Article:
So, how does the above mumbo jumbo affect you? The stomach has osmo-receptors that sense osmolality of the incoming solutions. The higher the osmolality, the slower the gastric emptying rate. Therefore, the high sugar solution is actually held up longer in the stomach while the HBCDs travel like a bowling ball through your stomach and into the intestine to be absorbed. The beauty is, these molecules are so interlinked and complex that it takes a long time to hydrolyze (break down) the glucose bonds, resulting in a rapid but sustainable release of glucose into the bloodstream. This helps avoid insulin spikes and resultant blood sugar crashes.

Peri-workout nutrition ( nutrition taken in before, during, and after a workout) is becoming more prevalent. High glycemic carbohydrates are great post-training. They essencially force feed the muscle glucose in a hurry, usually resulting in blood sugar dips. While this is great post-workout, it would be terrible for workout performance. A great way to maximize this anabolic window, however, is to drink HBCDs before and during your workout, along with either BCAAs or whey hydrolysate to deliver nutrients to your muscles while you train. Right now, you can buy HBCDs from www.truenutrition.com or use Glycofuse from Gaspari Nutrition. They are both excellent products. There are other companies out there, but I can't personally speak for their products. HBCDs come in alpha, beta, and gamma chains. The beta chain is currently the preferred molecule in bodybuilding as it seems to favor rapid protein uptake according to the most recent research. Gaspari Nutrition and True Nutrition carry the beta chain, and they are trusted sources, so I highly recommend either. Powerhouse Gym Clinton Township carries Glycofuse, so pick it up from your gym . Go buy some today and improve your recovery and make those hard-earned gains you are seeking a reality!

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As for dosing, this inter-workout drink could contain anywhere from 10 to 50% of the daily carbohydrate intake totals. It would depend entirely on how lean the person is and how much lean muscle mass he or she has. I dilute 75 grams in half a gallon of water. You do not bloat and it seems to fill out my muscle nicely, and it doesn't interfere with fat loss. By keeping the mixture high in water content, you make the mixture lower in osmolality, which is our goal. A good rule of thumb is that if you don't dilute the solution enough, you get a rather unpleasant effect called "dumping syndrome." It is a real medical issue but literally feels like your colon is trying to turn inside out. You will pass feces like a 12-gauge shotgun blast. At that point, you know you have a hyper-osmolality solution. Simple fix: add more water. The drawback for bigger bodybuilders (240 pounds or more) is that some can utilize up to 250 grams of HBCDs. This may take three-quarters of a gallon to keep the solution with lower osmolality. Drinking high amounts of water during a workout could either force you to pee a ton or rely on Depends panties! All kidding aside, most people will have to tinker with "their" mix so they can maximize the load they are able to consume.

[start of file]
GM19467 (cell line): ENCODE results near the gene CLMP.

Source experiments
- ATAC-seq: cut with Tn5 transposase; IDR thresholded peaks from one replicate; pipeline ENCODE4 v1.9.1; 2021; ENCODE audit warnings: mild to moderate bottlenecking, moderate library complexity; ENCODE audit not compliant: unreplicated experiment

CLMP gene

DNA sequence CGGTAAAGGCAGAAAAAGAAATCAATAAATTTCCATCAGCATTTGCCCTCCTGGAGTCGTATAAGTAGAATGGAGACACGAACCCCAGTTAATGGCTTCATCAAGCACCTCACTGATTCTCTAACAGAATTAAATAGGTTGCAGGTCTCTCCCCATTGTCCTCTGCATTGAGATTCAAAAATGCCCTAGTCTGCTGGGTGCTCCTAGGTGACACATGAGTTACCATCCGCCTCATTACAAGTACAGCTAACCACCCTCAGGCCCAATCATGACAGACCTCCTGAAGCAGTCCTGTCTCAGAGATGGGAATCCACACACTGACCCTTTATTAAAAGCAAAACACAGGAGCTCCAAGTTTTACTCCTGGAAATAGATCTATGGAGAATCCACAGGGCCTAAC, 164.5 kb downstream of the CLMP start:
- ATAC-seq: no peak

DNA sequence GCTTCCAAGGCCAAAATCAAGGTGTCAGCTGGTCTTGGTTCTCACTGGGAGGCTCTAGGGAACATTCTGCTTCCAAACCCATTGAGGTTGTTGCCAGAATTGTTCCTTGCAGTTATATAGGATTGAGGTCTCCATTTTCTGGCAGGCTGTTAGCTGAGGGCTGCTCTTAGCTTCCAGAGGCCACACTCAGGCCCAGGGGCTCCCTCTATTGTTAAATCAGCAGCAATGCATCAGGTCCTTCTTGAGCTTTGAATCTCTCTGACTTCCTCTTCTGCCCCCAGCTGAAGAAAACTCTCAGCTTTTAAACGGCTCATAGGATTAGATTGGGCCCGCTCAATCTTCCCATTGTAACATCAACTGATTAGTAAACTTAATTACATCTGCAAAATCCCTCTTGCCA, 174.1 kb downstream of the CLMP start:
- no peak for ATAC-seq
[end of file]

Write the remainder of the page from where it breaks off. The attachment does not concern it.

Why is it important to keep the mixture diluted enough? If it isn't diluted properly, then you will find the solution has an osmolality higher than your serum (blood), which has a normal reference range of 278-300 mmol/kg of water at roughly a 15% solution. So, for the HBCDs to be absorbed rapidly, the solution needs to be lower than the serum. HBCDs are roughly 160,000 Daltons in weight versus dextrose at roughly 160 Daltons, which simply means that they are 1,000 times larger and more complex. Obviously we need the solution to be lower in osmolality than serum. I believe roughly 100 grams of HBCDs mixed with a half-gallon of water would provide an osmolality of around 11. This would be a good dosing for a male middleweight bodybuilder. The larger the muscle mass, the higher the gram dosage of HBCDs; therefore, you need more water to dilute the solution enough to bring it below the serum to allow for rapid gastric emptying.

Hopefully this article makes sense to most people so that the terms Daltons, osmolality, and rapid gastric emptying are no longer a mystery. That way more athletes can take advantage of HBCDs in their quest for gains.


With 20 years experiences as a trainer and nutritionist, David Reid has helped countless athletes reach their goals—including over 150 scholarship athletes, two-time Olympic sprinter Tanko Braimah, and multiple NHL and NFL athletes.